Thursday, September 09, 2010

NY Times: As Stadiums Vanish, Debt Lives On

The New York Times has a good story this week about professional sports stadiums being built at a large expense to the public and being torn down before the debt is paid off. The old Giants' stadium is the lead- off example:

It’s the gift that keeps on taking. The old Giants Stadium, demolished to make way for New Meadowlands Stadium, still carries about $110 million in debt, or nearly $13 for every New Jersey resident, even though it is now a parking lot.
And there's this mention of our own former RCA Dome:

The finances of public authorities are often murky. To determine that the RCA Dome in Indianapolis, which was demolished in 2008, has $61 million in debt remaining and will not be paid off until 2021, one must sift through 700 pages of bond documents.
Below is a graph that compares how much the public pays for these stadiums. As you can see, Indianapolis' Lucas Oil Stadium ranks the highest in the nation for the amount of public funds used to finance its construction.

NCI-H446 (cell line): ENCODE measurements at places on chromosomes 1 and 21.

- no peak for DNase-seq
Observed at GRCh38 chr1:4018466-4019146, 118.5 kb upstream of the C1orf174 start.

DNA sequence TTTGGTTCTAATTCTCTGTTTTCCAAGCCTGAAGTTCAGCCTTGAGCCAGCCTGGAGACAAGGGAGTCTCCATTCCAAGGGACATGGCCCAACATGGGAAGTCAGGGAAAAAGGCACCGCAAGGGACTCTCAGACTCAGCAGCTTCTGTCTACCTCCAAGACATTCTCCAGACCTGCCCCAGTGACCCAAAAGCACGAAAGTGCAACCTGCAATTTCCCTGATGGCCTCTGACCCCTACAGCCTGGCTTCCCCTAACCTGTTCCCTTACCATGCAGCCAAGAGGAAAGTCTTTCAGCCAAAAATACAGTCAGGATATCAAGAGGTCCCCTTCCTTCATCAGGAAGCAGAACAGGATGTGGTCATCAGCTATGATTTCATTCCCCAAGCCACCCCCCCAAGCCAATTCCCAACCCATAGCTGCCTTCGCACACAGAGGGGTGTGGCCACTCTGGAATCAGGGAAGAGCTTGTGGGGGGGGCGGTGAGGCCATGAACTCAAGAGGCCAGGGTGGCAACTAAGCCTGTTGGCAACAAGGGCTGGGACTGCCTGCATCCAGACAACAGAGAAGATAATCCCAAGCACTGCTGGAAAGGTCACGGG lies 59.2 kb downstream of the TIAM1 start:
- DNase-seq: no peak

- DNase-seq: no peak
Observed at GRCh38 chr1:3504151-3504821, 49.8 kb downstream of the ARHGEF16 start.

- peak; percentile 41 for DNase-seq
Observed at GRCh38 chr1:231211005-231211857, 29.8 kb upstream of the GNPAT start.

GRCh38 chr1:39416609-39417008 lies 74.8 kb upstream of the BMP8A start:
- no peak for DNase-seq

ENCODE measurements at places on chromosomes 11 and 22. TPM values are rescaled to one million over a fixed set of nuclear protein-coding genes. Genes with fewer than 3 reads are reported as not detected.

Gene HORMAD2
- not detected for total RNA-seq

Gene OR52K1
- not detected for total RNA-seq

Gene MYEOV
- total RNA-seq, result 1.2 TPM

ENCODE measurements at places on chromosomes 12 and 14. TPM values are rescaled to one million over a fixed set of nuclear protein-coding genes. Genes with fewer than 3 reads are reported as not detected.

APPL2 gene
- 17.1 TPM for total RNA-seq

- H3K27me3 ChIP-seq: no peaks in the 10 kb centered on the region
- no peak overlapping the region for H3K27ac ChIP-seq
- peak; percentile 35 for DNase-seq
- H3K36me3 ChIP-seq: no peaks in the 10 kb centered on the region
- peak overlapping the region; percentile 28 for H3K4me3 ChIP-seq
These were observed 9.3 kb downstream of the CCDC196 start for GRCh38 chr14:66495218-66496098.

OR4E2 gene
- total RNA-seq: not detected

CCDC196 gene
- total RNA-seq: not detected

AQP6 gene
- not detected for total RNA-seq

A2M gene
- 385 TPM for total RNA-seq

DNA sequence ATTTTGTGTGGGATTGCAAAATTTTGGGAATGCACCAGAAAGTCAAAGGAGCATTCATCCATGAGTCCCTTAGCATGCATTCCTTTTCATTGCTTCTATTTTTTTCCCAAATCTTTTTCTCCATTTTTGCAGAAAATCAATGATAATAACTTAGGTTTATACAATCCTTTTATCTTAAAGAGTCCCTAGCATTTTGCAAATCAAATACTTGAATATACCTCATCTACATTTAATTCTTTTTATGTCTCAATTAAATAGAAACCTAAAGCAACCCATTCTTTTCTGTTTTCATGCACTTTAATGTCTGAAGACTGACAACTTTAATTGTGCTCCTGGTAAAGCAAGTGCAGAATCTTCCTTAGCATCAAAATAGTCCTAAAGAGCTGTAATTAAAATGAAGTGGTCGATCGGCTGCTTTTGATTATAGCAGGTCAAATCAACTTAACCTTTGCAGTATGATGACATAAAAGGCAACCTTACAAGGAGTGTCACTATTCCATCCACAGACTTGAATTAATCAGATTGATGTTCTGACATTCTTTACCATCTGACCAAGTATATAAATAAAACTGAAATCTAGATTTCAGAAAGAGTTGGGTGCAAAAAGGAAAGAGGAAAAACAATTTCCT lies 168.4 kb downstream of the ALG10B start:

Cato said...

The same people who castigate Obama for public-option health care outright demand the government give them public-option Football.

Jon said...

Nice article and I liked the part about 700 pages of bond notes to find out the remaining debt on the old dome. It's too bad that our local politicians won't read this or they just don't care. In fact they will probably commission another study to show us that stadiums really help the community.

Marycatherine Barton said...

Yes, at the end, the only parties that benefit from all the debt local governments imposes on us for stadiums and such, are the banksters.

Downtown Indy said...

Quite interesting to see the Dallas line right above the one for LOS -- Their total cost is nearly double LOS yet taxpayers here STILL kicked in more dollars than Dallas taxpayers. And the Dallas population is more than double Indy's.

That's total insanity.

Concerned Taxpayer said...

YEAA-A-A-A-A-A! WE'RE #1! WE'RE #1!

dcrutch said...

Even if the bill was fair, spartan, and genuinely revenue-neutral, our President and Congress have earned castigation in the polls from the audacious attitude of knowing "what's best for us" in shoving health "reform" down our throats.

But, I think this vaccuum cleaner sales job of medium markets having to have "professional" palaces to throw balls around is even worse.